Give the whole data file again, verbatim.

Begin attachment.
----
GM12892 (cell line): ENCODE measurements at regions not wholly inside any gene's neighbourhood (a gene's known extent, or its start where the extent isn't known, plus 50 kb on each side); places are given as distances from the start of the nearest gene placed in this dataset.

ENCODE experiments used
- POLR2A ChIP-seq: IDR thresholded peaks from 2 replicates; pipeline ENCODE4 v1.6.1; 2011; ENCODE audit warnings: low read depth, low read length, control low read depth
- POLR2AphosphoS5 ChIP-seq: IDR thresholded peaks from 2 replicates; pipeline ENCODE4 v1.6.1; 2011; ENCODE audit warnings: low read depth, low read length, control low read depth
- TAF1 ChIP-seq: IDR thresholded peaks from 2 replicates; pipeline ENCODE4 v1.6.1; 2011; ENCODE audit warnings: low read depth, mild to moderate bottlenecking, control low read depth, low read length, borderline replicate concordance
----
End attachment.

GM12892 (cell line): ENCODE measurements at regions not wholly inside any gene's neighbourhood (a gene's known extent, or its start where the extent isn't known, plus 50 kb on each side); places are given as distances from the start of the nearest gene placed in this dataset.

ENCODE experiments used
- POLR2A ChIP-seq: IDR thresholded peaks from 2 replicates; pipeline ENCODE4 v1.6.1; 2011; ENCODE audit warnings: low read depth, low read length, control low read depth
- POLR2AphosphoS5 ChIP-seq: IDR thresholded peaks from 2 replicates; pipeline ENCODE4 v1.6.1; 2011; ENCODE audit warnings: low read depth, low read length, control low read depth
- TAF1 ChIP-seq: IDR thresholded peaks from 2 replicates; pipeline ENCODE4 v1.6.1; 2011; ENCODE audit warnings: low read depth, mild to moderate bottlenecking, control low read depth, low read length, borderline replicate concordance